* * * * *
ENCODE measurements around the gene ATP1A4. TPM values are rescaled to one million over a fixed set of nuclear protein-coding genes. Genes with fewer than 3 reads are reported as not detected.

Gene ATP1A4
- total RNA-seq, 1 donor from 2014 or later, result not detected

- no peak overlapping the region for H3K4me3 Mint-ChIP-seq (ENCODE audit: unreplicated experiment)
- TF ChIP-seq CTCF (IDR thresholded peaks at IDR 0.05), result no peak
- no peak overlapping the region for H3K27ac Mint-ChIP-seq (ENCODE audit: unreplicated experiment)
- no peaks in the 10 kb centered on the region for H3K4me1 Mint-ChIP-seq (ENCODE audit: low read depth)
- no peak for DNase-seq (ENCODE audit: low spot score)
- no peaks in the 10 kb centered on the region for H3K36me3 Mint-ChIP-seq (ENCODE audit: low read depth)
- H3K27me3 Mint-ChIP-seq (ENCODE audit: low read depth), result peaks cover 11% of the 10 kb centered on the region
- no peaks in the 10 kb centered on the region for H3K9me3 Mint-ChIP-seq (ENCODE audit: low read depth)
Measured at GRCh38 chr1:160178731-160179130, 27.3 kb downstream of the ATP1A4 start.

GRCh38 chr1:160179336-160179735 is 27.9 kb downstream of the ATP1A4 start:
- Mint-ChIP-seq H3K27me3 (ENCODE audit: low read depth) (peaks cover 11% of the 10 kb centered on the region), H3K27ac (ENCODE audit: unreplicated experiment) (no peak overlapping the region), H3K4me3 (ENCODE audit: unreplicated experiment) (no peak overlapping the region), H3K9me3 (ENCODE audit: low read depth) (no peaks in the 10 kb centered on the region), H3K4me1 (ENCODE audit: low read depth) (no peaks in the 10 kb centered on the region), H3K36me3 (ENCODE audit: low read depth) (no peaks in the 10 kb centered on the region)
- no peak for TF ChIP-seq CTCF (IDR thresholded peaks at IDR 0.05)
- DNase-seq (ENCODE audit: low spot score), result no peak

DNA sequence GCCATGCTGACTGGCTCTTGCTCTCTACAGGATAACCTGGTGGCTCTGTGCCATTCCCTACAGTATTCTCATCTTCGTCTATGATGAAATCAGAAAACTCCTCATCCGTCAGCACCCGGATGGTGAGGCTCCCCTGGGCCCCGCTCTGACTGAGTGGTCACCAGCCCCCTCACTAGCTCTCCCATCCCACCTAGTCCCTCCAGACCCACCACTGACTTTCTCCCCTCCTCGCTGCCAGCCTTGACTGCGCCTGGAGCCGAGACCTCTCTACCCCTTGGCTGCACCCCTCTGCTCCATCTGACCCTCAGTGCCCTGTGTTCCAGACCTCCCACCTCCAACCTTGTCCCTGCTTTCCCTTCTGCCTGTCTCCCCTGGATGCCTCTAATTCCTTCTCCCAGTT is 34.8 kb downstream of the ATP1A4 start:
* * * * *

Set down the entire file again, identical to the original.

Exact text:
ENCODE measurements around the gene ATP1A4. TPM values are rescaled to one million over a fixed set of nuclear protein-coding genes. Genes with fewer than 3 reads are reported as not detected.

Gene ATP1A4
- total RNA-seq, 1 donor from 2014 or later, result not detected

- no peak overlapping the region for H3K4me3 Mint-ChIP-seq (ENCODE audit: unreplicated experiment)
- TF ChIP-seq CTCF (IDR thresholded peaks at IDR 0.05), result no peak
- no peak overlapping the region for H3K27ac Mint-ChIP-seq (ENCODE audit: unreplicated experiment)
- no peaks in the 10 kb centered on the region for H3K4me1 Mint-ChIP-seq (ENCODE audit: low read depth)
- no peak for DNase-seq (ENCODE audit: low spot score)
- no peaks in the 10 kb centered on the region for H3K36me3 Mint-ChIP-seq (ENCODE audit: low read depth)
- H3K27me3 Mint-ChIP-seq (ENCODE audit: low read depth), result peaks cover 11% of the 10 kb centered on the region
- no peaks in the 10 kb centered on the region for H3K9me3 Mint-ChIP-seq (ENCODE audit: low read depth)
Measured at GRCh38 chr1:160178731-160179130, 27.3 kb downstream of the ATP1A4 start.

GRCh38 chr1:160179336-160179735 is 27.9 kb downstream of the ATP1A4 start:
- Mint-ChIP-seq H3K27me3 (ENCODE audit: low read depth) (peaks cover 11% of the 10 kb centered on the region), H3K27ac (ENCODE audit: unreplicated experiment) (no peak overlapping the region), H3K4me3 (ENCODE audit: unreplicated experiment) (no peak overlapping the region), H3K9me3 (ENCODE audit: low read depth) (no peaks in the 10 kb centered on the region), H3K4me1 (ENCODE audit: low read depth) (no peaks in the 10 kb centered on the region), H3K36me3 (ENCODE audit: low read depth) (no peaks in the 10 kb centered on the region)
- no peak for TF ChIP-seq CTCF (IDR thresholded peaks at IDR 0.05)
- DNase-seq (ENCODE audit: low spot score), result no peak

DNA sequence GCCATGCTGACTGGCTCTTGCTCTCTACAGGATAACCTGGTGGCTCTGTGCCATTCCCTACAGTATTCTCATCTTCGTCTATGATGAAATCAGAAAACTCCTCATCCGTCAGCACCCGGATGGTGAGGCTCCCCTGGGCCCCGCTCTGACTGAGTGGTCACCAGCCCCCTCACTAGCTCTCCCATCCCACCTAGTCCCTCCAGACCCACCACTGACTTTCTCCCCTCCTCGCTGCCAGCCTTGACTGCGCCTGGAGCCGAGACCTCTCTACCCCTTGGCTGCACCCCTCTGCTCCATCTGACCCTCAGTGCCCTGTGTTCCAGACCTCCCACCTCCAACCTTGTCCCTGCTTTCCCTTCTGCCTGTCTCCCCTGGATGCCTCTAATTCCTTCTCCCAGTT is 34.8 kb downstream of the ATP1A4 start: